[0055] Alternately, in radiative or propagation coupling applications (e.g., as are conventionally used by passive UHFID devices), rather than forming an electromagnetic field between the respective antennas of the reader and device, the reader emits electromagnetic energy which illuminates the device. In turn, the device gathers the energy from the reader via its antenna, and the device's 1C or microchip uses the gathered energy to change the load on the device antenna and reflect back an altered signal, i.e., backscatter. Commonly, UHFID devices can communicate data in a variety of different ways, e.g., they can increase the amplitude of the reflected wave sent back to the reader (i.e., amplitude shift keying), shift the reflected wave so it is out of phase received wave (i.e., phase shift keying) or change the frequency of the reflected wave (i.e., frequency shift keying). In any event, the reader picks up the backscattered signal and converts the altered wave into data that is understood by the reader or adjunct computer.

[0056] The antenna employed in an RFID device is also commonly affected by numerous factor, e.g., the intended application, the type of device (i.e., active, passive, semi-active, etc.), the desired read range, the device-to-reader coupling mode, the frequency of operation of the device, etc. For example, insomuch as passive LFID devices are normally inductively coupled with the reader, and because the voltage induced in the device antenna is proportional to the operating frequency of the device, passive LFID devices are typically provisioned with a coil antenna having many turns in order to produce enough voltage to operate the device's 1C or microchip. Comparatively, a conventional HFID passive device will often be provisioned with an antenna which is a planar spiral (e.g., with 5 to 7 turns over a credit-card- sized form factor), which can usually provide read ranges on the order of tens of centimeters. Commonly, HFID antenna coils can be less costly to produce (e.g., compared to LFID antenna coils), since they can be made using techniques relatively less expensive than wire winding, e.g., lithography or the like. UHFID passive devices are usually radiatively and/or propagationally coupled with the reader antenna and consequently can often employ conventional dipole-like antennas.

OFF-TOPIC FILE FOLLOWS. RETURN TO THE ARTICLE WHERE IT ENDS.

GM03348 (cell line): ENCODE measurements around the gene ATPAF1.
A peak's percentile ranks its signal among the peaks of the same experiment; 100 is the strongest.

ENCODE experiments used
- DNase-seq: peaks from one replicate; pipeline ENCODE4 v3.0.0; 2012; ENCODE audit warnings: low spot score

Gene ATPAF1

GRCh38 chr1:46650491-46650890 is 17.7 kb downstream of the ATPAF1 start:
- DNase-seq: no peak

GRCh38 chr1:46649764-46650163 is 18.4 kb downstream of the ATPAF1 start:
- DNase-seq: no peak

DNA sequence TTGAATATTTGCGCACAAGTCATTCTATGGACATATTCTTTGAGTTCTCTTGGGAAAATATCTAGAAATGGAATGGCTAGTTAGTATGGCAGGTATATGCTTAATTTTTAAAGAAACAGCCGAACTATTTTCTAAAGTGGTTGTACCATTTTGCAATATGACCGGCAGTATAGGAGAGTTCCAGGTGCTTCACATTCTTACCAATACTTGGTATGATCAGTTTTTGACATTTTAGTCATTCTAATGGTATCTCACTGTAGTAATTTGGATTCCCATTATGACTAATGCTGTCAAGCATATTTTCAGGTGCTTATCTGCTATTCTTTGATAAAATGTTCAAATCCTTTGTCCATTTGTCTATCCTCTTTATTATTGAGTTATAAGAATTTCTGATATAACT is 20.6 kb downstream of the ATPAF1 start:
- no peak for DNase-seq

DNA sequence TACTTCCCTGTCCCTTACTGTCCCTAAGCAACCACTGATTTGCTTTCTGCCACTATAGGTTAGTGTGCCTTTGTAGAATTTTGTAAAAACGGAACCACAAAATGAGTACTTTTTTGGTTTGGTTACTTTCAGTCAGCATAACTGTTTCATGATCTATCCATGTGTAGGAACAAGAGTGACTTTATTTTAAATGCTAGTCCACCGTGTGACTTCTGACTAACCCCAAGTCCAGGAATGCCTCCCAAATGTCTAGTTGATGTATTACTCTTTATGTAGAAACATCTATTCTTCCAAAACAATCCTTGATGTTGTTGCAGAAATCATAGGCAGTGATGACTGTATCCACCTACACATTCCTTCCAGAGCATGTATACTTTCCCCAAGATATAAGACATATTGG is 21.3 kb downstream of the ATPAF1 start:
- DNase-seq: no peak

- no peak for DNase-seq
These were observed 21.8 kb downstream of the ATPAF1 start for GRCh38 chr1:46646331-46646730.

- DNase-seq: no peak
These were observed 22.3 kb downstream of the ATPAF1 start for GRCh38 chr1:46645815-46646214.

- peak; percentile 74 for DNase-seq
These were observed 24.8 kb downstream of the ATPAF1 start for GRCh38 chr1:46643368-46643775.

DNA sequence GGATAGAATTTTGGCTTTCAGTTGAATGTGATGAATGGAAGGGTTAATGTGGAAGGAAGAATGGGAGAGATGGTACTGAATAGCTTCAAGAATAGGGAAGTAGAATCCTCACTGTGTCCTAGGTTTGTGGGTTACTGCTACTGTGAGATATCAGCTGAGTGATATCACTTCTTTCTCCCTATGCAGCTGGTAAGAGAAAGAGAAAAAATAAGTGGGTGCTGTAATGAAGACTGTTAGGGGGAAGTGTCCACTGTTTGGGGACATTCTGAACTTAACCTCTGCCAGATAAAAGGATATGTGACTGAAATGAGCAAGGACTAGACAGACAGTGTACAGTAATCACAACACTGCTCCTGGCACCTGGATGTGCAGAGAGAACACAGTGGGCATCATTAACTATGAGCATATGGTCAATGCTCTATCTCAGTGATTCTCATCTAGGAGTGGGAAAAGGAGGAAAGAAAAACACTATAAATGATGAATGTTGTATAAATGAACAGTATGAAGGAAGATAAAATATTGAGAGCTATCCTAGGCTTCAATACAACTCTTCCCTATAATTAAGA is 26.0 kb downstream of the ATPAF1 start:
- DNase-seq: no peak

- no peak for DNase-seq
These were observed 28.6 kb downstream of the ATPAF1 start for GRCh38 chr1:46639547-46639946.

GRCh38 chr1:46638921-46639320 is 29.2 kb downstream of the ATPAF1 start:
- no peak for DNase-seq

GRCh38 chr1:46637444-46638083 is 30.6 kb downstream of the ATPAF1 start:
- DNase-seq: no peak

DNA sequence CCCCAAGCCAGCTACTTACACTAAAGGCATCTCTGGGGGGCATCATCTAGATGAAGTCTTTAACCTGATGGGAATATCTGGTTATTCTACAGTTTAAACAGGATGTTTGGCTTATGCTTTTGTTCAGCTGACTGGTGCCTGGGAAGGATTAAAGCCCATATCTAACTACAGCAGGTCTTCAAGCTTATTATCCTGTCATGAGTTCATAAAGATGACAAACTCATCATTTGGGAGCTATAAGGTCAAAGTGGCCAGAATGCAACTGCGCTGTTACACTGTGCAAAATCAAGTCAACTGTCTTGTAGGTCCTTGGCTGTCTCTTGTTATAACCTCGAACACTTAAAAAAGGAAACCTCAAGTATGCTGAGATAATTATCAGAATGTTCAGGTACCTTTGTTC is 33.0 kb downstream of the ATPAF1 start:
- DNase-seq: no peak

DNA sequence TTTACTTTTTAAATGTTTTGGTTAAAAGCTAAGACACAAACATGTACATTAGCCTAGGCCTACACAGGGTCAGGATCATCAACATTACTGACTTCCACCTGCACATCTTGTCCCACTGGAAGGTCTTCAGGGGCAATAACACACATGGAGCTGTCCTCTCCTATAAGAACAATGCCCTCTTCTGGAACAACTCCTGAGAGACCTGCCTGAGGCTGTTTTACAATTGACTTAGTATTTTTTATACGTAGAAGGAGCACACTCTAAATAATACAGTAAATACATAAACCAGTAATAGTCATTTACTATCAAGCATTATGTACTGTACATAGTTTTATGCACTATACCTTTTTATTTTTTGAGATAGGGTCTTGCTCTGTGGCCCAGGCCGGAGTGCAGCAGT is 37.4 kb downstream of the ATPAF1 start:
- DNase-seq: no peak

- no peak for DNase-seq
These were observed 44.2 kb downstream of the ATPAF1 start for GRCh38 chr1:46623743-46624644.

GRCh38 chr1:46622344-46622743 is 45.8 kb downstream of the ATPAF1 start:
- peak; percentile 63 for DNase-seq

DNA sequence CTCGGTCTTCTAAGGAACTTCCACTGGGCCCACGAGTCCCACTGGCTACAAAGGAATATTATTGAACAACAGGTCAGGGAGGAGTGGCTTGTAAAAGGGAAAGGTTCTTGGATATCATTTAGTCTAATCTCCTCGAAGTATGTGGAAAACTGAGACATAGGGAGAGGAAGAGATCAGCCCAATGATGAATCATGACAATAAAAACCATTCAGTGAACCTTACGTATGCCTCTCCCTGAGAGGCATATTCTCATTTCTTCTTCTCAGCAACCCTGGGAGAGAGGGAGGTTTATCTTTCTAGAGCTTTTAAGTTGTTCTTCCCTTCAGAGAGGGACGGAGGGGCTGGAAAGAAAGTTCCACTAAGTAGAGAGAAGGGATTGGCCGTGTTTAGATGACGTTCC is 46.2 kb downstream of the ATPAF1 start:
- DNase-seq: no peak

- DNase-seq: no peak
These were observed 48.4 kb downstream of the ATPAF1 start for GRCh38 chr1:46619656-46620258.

[0057] In some embodiments, the digital ID system is UHF Gen2 RFID or similar standard. Near field communication, abbreviated NFC, is a form of contactless communication between mobile devices, such as smartphones or tablets, that utilizes electromagnetic radio fields rather than radio transmissions (e.g., Bluetooth, WiFi). NFC is an offshoot of RFID design for use by device and objects that are in close proximity to each other. Three types of NFC technology are currently in use: Type A, Type B, and FeliCa. The technology behind NFC allows a device, known as a reader, interrogator, or active device, to create a radio frequency current that communicates with another NFC compatible device or a small NFC tag holding the information the reader wants. Passive devices, such as the NFC tags, store information and communicate with the reader but do not actively read other devices. Peer-to-peer communication through two active devices is also a possibility with NFC. This allows both devices to send and receive information.

[0058] Quick Response (QR) codes are a type of matrix barcode (2-D barcode) which is machine-readable. QR codes often contain data for a locator, identifier, or tracker that points to a website or application. A QR code uses four standardized encoding modes (numeric, alphanumeric, byte/binary, and kanji) to store data efficiently; extensions may also be used. A QR code is detected by a 2-dimensional digital image sensor and then digitally analyzed by a programmed processor. The processor locates the three distinctive squares at the corners of the QR code image, using a smaller square (or multiple squares) near the fourth corner to normalize the image for size, orientation, and angle of viewing. The small dots throughout the QR code are then converted to binary numbers and validated with an error-correcting algorithm.

[0059] The amount of data that can be stored in the QR code symbol depends on the datatype (mode, or input character set), version (1, ..., 40, indicating the overall dimensions of the symbol, i.e. 4 x version number + 17 dots on each side), and error correction level. The maximum storage capacities occur for version 40 and error correction level L (low), denoted by 40-L.

[0060] Bluetooth beacons use Bluetooth low energy proximity sensing to transmit a universally unique identifier picked up by a compatible app or operating system. The identifier and several bytes sent with it can be used to determine the device's physical location, track customers, or trigger a location-based action on the device such as a check-in on social media or a push notification. Bluetooth beacons differ from some other location-based technologies as the broadcasting device (beacon) is only a 1-way transmitter to the receiving smartphone or receiving device, and necessitates a specific app installed on the device to interact with the beacons.

[0061] The scanner can be located at or inside the location, on or within the mobile device, or combinations thereof. The sensors can provide variable information about the item, such as location, prize, size, color, identity, etc., and combinations thereof. The variable information, such as location, can be sent to a digital repository. In some embodiments, the digital repository is the same digital repository wherein the location of the mobile device is stored. In other embodiments, the digital repository is a different digital repository from the one where the location of the mobile device is stored. The locations of the repository are as described above. The location of the mobile device and the item(s) are associated with each other and accessible by the mobile device in order to provide information about the items or products to the user.